Up to half a million small and mid-sized businesses (SMEs) are thought to have been preyed on by fraudsters posing as company bosses, data by Lloyds Bank has found.
Impersonation fraud is when a fraudster is able to gather information on suppliers and business contacts to pose as a company chief to extract money. According to Lloyds, there has been a 58 per cent rise in reported cases of impersonation fraud since 2017, with the real figure likely to be much higher.
The bank has joined forces with online safety hub Get Safe Online to warn businesses of this type of fraud. The pair polled around 1,500 SME workers and found that SMEs have lost an average of £27,000 each – the same as the UK average salary – from impersonation fraud.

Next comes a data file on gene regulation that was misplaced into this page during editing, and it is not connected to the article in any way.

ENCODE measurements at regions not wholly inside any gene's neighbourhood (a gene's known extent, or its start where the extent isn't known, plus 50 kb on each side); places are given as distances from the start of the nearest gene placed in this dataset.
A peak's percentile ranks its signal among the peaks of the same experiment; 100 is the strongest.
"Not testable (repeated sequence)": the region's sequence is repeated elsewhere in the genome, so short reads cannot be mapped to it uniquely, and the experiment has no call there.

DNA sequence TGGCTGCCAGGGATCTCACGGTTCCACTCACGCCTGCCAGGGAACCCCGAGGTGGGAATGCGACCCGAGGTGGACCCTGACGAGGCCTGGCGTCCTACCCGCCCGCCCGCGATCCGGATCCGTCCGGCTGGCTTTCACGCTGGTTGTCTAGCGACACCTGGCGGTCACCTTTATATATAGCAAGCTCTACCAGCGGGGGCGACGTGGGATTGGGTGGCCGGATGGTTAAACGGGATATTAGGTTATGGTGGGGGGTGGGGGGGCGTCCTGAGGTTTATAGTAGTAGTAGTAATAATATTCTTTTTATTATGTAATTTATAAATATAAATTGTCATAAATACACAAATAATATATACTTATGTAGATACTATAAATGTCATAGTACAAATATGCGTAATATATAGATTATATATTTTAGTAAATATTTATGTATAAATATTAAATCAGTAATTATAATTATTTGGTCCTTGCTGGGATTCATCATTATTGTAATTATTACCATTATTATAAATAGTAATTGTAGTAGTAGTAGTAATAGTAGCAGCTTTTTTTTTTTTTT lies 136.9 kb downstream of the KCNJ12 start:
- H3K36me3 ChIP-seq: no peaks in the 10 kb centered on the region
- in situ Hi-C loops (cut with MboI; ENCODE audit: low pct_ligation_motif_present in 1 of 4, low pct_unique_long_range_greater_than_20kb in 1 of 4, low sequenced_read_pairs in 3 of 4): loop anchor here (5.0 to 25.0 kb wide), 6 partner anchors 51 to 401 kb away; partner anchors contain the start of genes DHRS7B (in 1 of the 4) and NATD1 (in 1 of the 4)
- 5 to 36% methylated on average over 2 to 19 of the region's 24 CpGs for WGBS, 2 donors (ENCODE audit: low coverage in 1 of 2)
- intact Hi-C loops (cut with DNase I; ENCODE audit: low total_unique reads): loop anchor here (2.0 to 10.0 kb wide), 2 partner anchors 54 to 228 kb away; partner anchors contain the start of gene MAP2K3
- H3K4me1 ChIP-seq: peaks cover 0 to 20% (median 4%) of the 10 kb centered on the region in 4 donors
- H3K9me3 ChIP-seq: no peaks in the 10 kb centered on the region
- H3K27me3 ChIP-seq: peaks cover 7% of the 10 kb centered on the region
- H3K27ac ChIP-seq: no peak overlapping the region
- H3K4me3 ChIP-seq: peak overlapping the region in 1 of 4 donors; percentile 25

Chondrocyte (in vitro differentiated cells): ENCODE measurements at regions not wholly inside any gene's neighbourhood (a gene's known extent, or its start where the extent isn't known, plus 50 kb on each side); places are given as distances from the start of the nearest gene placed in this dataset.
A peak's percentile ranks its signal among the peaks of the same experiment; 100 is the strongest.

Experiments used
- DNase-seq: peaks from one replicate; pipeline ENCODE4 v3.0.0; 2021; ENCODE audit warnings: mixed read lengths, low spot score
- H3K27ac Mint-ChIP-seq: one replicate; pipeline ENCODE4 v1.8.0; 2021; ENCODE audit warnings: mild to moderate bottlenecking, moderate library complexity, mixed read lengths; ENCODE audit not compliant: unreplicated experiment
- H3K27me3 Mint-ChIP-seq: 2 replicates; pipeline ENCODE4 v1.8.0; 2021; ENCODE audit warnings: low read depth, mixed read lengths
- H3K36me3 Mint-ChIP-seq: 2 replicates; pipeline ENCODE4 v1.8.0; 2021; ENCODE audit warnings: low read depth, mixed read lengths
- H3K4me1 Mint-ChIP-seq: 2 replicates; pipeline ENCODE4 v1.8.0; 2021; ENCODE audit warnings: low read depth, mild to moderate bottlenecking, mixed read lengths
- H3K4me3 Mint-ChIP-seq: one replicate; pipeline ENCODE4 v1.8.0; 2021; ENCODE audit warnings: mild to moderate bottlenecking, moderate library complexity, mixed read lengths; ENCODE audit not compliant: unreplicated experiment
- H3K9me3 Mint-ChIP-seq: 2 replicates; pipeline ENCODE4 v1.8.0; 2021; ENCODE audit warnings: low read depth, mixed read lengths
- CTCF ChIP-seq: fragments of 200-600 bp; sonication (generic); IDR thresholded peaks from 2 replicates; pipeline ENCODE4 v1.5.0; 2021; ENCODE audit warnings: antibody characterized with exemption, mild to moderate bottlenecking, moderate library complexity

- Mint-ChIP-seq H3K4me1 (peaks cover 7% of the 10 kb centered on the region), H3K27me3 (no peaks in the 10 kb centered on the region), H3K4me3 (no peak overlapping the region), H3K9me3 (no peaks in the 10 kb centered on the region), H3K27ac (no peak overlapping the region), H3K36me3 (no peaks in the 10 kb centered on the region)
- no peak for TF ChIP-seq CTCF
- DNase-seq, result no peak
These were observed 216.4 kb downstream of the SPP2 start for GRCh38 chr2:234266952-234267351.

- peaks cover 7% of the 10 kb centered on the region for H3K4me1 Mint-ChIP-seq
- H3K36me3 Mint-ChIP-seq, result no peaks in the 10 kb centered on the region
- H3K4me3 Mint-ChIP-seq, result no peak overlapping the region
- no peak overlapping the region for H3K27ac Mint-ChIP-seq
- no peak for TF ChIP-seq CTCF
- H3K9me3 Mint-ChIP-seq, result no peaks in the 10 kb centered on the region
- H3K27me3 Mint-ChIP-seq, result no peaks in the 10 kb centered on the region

Law firms were found to be the most vulnerable because of the large number of financial transactions they handle, followed by HR, IT workers and finance companies.
Last year, global law firm DLA Piper fell victim to a major cyber attack similar to the WannaCry attack that hit organisations such as the NHS, forcing its phone and email systems into shutdown.
Gareth Oakley, Lloyds' managing director of business banking, said: "The rise of impersonation fraud is a very concerning issue for small and medium-sized businesses. We know that falling victim to these types of scams can be serious as the impact extends beyond just the financial implications. This is why we’ve teamed up with Get Safe Online – to help educate business owners and employees on how to recognise these scams and take the right precautions to protect themselves."
Last year a report by accountancy firm BDO found that UK fraud had reached a 15-year high of £2.11bn, with the financial services industry the worst affected.